Have you ever opened up a travel magazine and just flipped through it gorging on all the beautiful pictures of places you now really must see for yourself? Have you ever opened a cooking magazine because the cover picture looked so delicious? In either case, the pictures may have guided you to whichever article you decided to read first.
This is the thinking behind Pinterest, a red-hot social bookmarking site, aimed squarely at the human instinct to be drawn to visuals. Pinterest’s growth has skyrocketed, with the ease of visually searching for information that it provides, and it is becoming increasingly significant as a traffic driver to websites.
In this two-part series on Pinterest, we give you an overview of how nonprofits are using Pinterest and then, in a second blog post, we discuss strategic considerations if you decide to start a Pinterest account for your organization or cause.
So, let’s start with the basics, a Tour de Pinterest.
With Pinterest you bookmark a page elsewhere on the web using a thumbnail image from that page. Content is organized through different topical boards. The range that nonprofits are experimenting with includes, but is not limited to the following:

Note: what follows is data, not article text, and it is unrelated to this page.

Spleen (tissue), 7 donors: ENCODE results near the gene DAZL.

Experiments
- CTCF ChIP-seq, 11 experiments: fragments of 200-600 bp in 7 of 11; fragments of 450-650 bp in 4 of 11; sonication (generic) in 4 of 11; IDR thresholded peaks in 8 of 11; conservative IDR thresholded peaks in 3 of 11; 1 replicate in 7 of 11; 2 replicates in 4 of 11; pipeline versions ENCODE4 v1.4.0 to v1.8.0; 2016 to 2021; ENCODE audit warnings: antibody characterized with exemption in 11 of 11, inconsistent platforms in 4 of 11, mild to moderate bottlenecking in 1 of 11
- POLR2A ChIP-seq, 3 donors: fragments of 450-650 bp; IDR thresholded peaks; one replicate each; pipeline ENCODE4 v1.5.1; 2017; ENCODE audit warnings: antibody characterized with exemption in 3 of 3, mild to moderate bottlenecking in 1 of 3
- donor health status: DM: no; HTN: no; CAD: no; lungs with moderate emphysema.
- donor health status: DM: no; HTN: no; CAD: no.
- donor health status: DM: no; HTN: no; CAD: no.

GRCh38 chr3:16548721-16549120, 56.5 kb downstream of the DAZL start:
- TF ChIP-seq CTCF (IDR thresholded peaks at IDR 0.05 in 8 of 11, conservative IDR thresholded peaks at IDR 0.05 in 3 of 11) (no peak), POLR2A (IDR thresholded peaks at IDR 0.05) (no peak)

- Success story boards showcasing your work
- The ever-popular arts and crafts board
- Inspiration boards
- Advice or resource boards
- Testimonial boards
- Event boards
- Staff profile boards (but, please make those staff photos fun and interesting)
- A blog board (using the photos from your posts as the thumbnails to draw people in to read your blog)
- Your organization’s history
- Member-generated boards
- YouTube videos from your YouTube channel
The uses of Pinterest are endless. Our advice is to start slowly, get a handle on curating a few boards before you create a huge number of boards. For example, you will want to master the art of labeling your boards in ways that are very clear (read: specific) to viewers. You’ll also want to learn the language of caption-writing; each picture should have a description below it, with a maximum of 160 characters.
In our next blog post we will talk about how to develop your Pinterest strategy.